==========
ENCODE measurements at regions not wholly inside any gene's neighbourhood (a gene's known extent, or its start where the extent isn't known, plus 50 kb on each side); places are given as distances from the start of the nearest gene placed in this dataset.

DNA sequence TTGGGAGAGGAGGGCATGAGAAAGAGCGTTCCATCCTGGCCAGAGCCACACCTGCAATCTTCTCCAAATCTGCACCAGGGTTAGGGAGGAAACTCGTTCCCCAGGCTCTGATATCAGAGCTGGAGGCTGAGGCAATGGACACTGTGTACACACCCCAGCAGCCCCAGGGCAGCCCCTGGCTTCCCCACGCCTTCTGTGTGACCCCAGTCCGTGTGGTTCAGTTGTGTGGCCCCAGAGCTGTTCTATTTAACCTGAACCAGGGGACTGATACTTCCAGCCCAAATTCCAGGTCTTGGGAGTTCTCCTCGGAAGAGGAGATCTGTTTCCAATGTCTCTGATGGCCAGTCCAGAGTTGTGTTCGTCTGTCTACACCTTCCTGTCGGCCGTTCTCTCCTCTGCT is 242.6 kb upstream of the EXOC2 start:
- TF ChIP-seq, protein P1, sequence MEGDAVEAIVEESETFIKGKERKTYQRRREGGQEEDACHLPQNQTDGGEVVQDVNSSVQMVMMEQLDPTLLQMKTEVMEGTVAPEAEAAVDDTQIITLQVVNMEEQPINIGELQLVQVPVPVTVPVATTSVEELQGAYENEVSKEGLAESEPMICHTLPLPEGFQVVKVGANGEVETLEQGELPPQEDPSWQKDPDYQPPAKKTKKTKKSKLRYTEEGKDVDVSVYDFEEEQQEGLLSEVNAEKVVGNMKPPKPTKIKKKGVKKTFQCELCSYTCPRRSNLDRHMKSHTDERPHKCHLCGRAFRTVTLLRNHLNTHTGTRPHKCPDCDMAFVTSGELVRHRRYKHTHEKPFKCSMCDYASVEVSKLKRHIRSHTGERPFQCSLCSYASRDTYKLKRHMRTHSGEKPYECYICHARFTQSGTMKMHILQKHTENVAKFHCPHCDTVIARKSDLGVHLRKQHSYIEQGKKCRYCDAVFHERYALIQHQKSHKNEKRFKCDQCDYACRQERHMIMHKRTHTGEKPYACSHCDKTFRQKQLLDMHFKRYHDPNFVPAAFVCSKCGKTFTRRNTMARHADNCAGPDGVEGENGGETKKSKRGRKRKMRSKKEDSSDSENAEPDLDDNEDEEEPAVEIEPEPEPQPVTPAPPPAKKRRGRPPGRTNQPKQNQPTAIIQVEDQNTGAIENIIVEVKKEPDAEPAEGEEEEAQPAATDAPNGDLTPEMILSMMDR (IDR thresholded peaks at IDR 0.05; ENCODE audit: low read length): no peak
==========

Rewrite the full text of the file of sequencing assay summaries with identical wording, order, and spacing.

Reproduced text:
ENCODE measurements at regions not wholly inside any gene's neighbourhood (a gene's known extent, or its start where the extent isn't known, plus 50 kb on each side); places are given as distances from the start of the nearest gene placed in this dataset.

DNA sequence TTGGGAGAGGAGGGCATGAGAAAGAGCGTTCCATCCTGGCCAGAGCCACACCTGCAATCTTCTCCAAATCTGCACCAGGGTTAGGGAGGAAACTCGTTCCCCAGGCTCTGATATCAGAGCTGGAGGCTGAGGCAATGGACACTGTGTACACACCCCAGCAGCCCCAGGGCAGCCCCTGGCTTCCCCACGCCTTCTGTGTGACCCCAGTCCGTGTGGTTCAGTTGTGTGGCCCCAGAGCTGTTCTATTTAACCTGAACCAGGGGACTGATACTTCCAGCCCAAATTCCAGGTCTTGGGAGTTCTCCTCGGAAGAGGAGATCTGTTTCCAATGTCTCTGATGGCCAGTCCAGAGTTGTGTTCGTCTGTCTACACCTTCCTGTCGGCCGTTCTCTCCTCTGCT is 242.6 kb upstream of the EXOC2 start:
- TF ChIP-seq, protein P1, sequence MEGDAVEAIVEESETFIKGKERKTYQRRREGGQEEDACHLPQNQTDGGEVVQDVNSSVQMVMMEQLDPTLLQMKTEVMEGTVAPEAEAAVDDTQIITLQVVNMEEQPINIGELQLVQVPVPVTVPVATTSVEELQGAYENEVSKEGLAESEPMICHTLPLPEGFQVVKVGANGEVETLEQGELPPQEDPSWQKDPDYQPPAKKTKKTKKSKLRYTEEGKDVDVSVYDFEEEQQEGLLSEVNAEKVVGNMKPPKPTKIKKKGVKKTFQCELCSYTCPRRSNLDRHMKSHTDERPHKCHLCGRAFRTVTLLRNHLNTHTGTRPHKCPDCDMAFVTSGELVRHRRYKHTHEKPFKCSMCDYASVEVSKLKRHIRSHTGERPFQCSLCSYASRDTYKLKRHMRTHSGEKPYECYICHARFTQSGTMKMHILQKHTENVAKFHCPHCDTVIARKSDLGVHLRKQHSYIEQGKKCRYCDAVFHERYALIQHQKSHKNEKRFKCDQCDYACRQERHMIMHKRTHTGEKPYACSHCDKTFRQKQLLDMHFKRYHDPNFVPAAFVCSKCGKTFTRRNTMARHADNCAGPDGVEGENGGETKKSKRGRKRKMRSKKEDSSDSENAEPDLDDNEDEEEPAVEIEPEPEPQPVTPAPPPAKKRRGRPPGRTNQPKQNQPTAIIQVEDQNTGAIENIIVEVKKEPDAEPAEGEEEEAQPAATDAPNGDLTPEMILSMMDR (IDR thresholded peaks at IDR 0.05; ENCODE audit: low read length): no peak